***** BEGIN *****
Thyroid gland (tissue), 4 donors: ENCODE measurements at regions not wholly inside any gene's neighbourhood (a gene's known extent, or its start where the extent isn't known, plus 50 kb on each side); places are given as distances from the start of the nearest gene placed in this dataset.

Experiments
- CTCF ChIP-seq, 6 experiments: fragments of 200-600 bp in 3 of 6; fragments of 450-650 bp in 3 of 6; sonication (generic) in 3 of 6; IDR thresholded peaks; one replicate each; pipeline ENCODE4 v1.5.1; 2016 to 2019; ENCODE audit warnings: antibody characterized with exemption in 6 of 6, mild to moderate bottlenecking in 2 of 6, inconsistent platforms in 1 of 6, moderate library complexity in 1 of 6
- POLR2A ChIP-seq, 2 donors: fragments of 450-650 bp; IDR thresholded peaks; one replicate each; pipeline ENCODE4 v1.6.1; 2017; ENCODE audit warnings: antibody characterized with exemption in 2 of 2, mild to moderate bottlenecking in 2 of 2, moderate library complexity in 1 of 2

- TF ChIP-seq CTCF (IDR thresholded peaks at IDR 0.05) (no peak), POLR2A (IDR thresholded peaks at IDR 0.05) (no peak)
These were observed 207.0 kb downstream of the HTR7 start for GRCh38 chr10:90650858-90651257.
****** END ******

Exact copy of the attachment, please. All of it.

Thyroid gland (tissue), 4 donors: ENCODE measurements at regions not wholly inside any gene's neighbourhood (a gene's known extent, or its start where the extent isn't known, plus 50 kb on each side); places are given as distances from the start of the nearest gene placed in this dataset.

Experiments
- CTCF ChIP-seq, 6 experiments: fragments of 200-600 bp in 3 of 6; fragments of 450-650 bp in 3 of 6; sonication (generic) in 3 of 6; IDR thresholded peaks; one replicate each; pipeline ENCODE4 v1.5.1; 2016 to 2019; ENCODE audit warnings: antibody characterized with exemption in 6 of 6, mild to moderate bottlenecking in 2 of 6, inconsistent platforms in 1 of 6, moderate library complexity in 1 of 6
- POLR2A ChIP-seq, 2 donors: fragments of 450-650 bp; IDR thresholded peaks; one replicate each; pipeline ENCODE4 v1.6.1; 2017; ENCODE audit warnings: antibody characterized with exemption in 2 of 2, mild to moderate bottlenecking in 2 of 2, moderate library complexity in 1 of 2

- TF ChIP-seq CTCF (IDR thresholded peaks at IDR 0.05) (no peak), POLR2A (IDR thresholded peaks at IDR 0.05) (no peak)
These were observed 207.0 kb downstream of the HTR7 start for GRCh38 chr10:90650858-90651257.